“The Nazis, based on the same Darwinian thought and the same atheism as Dawkins supports, gassed six million.”

    Nope. The Nazis weren’t atheists. It’s true they didn’t reciprocate the support the Catholic Church gave them, but then, they weren’t fascists – Catholic Nationalists – like Franco and Mussolini (and de Valera). They were more like New Age Greens, looking back to a pagan past. The Nazis’ philosophy was founded not in Darwin’s work but in an earlier Teutonic reaction against the Industrial Revolution. This is where the anti-Semitism came from: Jews were a convenient ‘rootless cosmopolitan’ and urban people who were contrasted with the alleged blood and soil connection to the land of the German people.

    The Nazis used some misunderstood aspects of Darwin’s work as justification for ideas conceived before Darwin was born, but then the Fabians also used Darwin’s work as a justification for eugenics. Even Marx had to accommodate Darwin’s work.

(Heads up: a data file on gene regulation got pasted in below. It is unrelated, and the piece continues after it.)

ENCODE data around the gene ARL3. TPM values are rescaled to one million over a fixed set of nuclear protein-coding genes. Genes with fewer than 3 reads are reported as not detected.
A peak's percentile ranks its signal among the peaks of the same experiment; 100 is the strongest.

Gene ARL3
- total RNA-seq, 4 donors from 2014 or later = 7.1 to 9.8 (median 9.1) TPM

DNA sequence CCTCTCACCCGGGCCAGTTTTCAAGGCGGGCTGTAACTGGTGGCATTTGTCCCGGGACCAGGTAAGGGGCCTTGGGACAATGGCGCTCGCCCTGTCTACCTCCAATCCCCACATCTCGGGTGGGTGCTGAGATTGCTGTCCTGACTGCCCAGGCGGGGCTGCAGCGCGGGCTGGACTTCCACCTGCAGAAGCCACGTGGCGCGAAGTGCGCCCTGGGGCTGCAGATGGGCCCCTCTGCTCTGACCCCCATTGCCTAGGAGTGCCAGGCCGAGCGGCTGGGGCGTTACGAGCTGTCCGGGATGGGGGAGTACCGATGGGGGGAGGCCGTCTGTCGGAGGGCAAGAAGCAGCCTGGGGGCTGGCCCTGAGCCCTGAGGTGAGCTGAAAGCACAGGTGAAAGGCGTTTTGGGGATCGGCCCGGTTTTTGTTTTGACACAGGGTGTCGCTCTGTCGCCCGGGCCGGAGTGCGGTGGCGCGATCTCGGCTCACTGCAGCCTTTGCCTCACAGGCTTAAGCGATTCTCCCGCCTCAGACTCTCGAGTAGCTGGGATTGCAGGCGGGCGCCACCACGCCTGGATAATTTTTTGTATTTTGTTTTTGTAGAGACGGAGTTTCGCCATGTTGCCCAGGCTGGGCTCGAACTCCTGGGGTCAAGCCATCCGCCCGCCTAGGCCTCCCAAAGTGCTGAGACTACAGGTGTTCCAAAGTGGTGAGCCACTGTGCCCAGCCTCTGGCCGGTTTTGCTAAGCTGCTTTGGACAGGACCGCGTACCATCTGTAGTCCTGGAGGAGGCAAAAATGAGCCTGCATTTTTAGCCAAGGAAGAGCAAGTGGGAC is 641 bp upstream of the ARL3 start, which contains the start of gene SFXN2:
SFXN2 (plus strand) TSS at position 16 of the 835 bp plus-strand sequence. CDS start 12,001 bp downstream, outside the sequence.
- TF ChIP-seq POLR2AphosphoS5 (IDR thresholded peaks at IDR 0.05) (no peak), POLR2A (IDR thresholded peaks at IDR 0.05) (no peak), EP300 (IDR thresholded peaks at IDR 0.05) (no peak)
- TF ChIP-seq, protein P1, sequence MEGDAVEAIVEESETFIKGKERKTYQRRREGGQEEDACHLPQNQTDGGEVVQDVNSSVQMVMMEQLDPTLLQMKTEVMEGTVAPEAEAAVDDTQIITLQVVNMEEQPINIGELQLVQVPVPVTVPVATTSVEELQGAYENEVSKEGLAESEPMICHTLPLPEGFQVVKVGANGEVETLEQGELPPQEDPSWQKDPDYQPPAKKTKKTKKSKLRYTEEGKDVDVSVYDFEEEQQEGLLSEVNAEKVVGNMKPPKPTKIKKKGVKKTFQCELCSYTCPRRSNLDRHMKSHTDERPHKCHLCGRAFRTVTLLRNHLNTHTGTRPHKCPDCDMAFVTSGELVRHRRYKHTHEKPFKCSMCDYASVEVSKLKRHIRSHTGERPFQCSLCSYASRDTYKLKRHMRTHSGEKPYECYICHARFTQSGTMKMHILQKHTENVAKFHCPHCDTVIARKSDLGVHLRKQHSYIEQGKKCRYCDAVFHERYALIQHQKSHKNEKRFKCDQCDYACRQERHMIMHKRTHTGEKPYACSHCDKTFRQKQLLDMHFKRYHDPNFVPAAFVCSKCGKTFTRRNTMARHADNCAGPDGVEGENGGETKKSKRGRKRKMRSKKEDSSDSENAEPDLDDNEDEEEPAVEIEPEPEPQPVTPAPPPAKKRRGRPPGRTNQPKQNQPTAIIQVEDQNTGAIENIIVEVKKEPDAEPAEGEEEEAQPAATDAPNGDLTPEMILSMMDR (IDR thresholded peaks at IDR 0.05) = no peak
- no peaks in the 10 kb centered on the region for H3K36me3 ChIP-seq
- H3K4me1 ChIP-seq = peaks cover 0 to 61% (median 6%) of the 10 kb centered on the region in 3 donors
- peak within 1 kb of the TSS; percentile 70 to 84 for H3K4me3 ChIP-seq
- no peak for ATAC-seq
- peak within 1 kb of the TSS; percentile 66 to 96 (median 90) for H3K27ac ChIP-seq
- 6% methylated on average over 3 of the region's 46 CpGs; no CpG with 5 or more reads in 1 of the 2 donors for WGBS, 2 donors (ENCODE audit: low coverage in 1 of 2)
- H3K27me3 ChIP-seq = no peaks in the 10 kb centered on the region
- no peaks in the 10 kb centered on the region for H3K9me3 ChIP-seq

Calling Marxism ‘religious’ isn’t indiscriminate. There are the same prophet figures, the same heresies, excommunications, sects, cults and scriptures you find in religions. This is not true of every human discipline or tradition and it’s particularly not true of the scientific ones. That doesn’t mean people doing science have always adhered to the scientific method – remember Feynman’s warning against ‘cargo cult science’. When Watson started work in a US biological research institute after WWII the library shelves were still full of copies of the pre-war Journal of Racial Hygeine. Lots of scientists depart from the scientific method – look at the global warming hysteria.

    Of course Bacon was a religious man. So was Newton, for that matter. That’s almost the same as saying they were both educated, in practice. This isn’t binary, it’s continuous: as religion has waned true scholarship has waxed, and vice versa.

    Religion – but not all the religious – has been the enemy of knowledge for millennia.

  41. And the “Nazis woz atheists” argument is both inaccurate and deserving of a Godwin. Though as they were basically neo-pagans that isn’t much of an argument for the other side either.

  42. Though as they were basically neo-pagans that isn’t much of an argument for the other side either.

    It’s the basic problem with fundamentalists and revivalists. In the name of “rediscovering” the past, they really invent a new one.